Steve Arndt's Magic Dragon
Started building ~1996 - First flight 1999
The second Carbon Dragon to be flying in the United States of America was unveiled at the Sailplane Homebuilders Association workshop at Elmira, New York on 10 July 1999. At the Eastern Workshop, Steve Arndt described the jigs and tooling to build this unique glider which departs from the design in many areas. The glider appears to be rugged and truly a finished product.
Steve Arndt's Magic Dragon (Carbon Dragon) photo captured in flight, below, by a fellow hang glider. Steve has exceeded 90 hours of flying in his homebuilt Carbon Dragon. Steve has successfully flown the Magic Dragon for several years and, as of 2014, logged more than 400 hours in the air. His longest cross country flight was a declared goal diamond distance flight of 314 miles from Wallaby Ranch in Florida into Georgia, landing over 10 hours after takeoff. It was a joy to built and even more fun to fly. -Steve Arndt
Steve's Carbon Dragon sets the standard for homebuilt gliders.
This glider has been load tested and is now flying.
Steve has hangered his Magic Dragon in Florida for several winters. Week long visits from New England has enabled Steve to "rack up" some extensive hours of successful flights. Here are few images of the Carbon Dragon during assembly in the hangar at Harris Hill.
The Magic Dragon was designed by Steve Arndt, based on the Carbon Dragon by Jim Maupin of California. It has a 45' wingspan with full-span flaperons and winglets, max. L/D of about 25:1. It is built of plywood, with some carbon fiber, molded graphite, fiberglass and/or kevlar. The Magic Dragon is usually launched and landed on a wheel.
Writes Steve Arndt: "My glider is based on the Carbon Dragon but it is unique in several important aspects. The wings are longer which adds almost a foot of span. I have installed winglets which effectively add to the span as well. The fuselage has less frontal area and has been reshaped to reduce drag. The surface elements of the original Dragon were made of 1/32 inch plywood. I replaced all the plywood that touches the surface with molded graphite, fiberglass and/or kevlar. The composites allow compound curves not possible with plywood so a much more rounded, smooth appearance is possible. I also used carbon rods in the spars for added strength and my glider has been load tested to 5 G's based on my weight (185 pounds) and the additional weight of the installed ballistically deployed parachute.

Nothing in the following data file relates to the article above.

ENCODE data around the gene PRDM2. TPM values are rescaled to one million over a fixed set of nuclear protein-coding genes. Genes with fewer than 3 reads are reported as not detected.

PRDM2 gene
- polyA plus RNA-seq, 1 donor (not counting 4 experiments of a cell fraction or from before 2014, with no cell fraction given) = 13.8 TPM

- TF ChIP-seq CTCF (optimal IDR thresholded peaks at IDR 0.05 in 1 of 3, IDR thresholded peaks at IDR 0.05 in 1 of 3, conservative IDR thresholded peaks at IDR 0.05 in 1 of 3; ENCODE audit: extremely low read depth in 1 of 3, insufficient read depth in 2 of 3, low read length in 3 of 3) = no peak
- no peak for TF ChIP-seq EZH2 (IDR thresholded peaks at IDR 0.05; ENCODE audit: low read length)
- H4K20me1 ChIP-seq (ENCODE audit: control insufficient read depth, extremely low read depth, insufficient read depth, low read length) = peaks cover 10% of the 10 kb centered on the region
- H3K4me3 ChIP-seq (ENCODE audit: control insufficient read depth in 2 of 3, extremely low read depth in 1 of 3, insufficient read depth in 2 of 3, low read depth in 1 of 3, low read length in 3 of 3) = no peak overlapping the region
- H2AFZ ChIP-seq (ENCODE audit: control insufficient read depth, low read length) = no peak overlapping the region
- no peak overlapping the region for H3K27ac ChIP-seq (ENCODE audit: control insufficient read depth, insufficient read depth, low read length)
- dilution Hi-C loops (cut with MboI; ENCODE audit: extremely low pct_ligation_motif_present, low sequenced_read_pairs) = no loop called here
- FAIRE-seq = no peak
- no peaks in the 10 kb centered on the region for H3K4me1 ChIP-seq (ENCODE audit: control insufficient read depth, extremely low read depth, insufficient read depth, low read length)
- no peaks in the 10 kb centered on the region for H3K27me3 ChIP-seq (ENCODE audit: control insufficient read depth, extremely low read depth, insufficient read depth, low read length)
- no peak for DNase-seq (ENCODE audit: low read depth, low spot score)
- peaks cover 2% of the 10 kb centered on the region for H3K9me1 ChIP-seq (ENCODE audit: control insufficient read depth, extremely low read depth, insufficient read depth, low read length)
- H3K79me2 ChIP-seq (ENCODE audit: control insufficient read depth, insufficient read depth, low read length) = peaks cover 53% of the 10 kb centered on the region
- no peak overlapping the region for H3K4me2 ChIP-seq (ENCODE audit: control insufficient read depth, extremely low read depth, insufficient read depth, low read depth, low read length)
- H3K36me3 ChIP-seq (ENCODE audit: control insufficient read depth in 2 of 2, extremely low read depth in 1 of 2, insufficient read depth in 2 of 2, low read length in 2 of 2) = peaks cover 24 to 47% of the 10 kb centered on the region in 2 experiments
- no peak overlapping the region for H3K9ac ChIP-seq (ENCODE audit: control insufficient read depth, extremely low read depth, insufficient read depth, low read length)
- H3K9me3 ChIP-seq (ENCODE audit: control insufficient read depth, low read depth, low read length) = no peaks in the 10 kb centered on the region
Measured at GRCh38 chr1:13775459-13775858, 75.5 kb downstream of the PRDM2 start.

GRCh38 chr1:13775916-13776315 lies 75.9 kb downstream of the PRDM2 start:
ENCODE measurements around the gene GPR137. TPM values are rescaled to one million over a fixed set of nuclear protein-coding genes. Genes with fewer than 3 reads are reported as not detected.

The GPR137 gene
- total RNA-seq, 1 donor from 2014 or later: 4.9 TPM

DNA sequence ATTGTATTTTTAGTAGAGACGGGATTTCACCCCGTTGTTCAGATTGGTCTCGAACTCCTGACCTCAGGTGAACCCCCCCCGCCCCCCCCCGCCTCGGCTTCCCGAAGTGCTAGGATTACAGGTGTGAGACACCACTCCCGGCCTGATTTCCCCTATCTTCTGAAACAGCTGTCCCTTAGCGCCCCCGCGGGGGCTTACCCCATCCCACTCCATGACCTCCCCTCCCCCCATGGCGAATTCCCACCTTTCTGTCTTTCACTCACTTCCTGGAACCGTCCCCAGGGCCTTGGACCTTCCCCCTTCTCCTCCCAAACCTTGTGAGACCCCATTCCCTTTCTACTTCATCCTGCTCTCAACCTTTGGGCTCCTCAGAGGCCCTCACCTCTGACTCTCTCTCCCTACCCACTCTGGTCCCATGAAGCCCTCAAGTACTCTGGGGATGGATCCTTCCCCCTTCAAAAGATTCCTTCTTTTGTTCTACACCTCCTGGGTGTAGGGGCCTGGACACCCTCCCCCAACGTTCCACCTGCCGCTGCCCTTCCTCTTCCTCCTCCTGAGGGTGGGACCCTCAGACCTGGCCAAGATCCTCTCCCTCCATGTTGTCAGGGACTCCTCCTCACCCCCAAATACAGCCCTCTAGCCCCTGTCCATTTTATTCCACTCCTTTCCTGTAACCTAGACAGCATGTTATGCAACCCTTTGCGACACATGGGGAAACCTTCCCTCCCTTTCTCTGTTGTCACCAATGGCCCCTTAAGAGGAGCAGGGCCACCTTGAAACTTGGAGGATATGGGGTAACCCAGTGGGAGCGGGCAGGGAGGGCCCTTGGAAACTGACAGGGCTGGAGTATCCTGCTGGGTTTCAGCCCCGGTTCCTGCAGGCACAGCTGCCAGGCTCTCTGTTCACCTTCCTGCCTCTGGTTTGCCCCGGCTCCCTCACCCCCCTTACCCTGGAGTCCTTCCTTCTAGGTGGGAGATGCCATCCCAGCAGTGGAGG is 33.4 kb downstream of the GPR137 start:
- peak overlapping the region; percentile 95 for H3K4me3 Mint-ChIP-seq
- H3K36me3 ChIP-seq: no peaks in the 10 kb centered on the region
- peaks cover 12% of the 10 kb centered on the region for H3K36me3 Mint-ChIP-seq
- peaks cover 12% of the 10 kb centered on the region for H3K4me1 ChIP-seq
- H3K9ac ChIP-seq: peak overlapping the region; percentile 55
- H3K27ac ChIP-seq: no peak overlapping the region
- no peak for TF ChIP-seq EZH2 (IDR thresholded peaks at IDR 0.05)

Why change the name? I was told by another builder that Jim Maupin told him that if he changed the design, he shouldn't call it a Carbon Dragon. Besides, for me, the building and especially the flying have been truly magical."
Regarding the flaperons, Steve writes: "Hi Don, I don't use the negative flap settings much, only on fast glides. The positive settings are useful when thermalling. The extreme ends of the flap settings become difficult to use due to the flaperone mixer. In the very positive position the ailerons barely move when you move the stick. Please be careful when modifying the design. You will want to do a load test it and do a comprehensive test flight sequence to insure that your weight/balance calculations are in the range for safe flight. Make a checklist for assembly, preflight, takeoff, and landing. Please be careful during your first flights. The Dragon is a magic aircraft and a lot of fun. Best regards, Steve."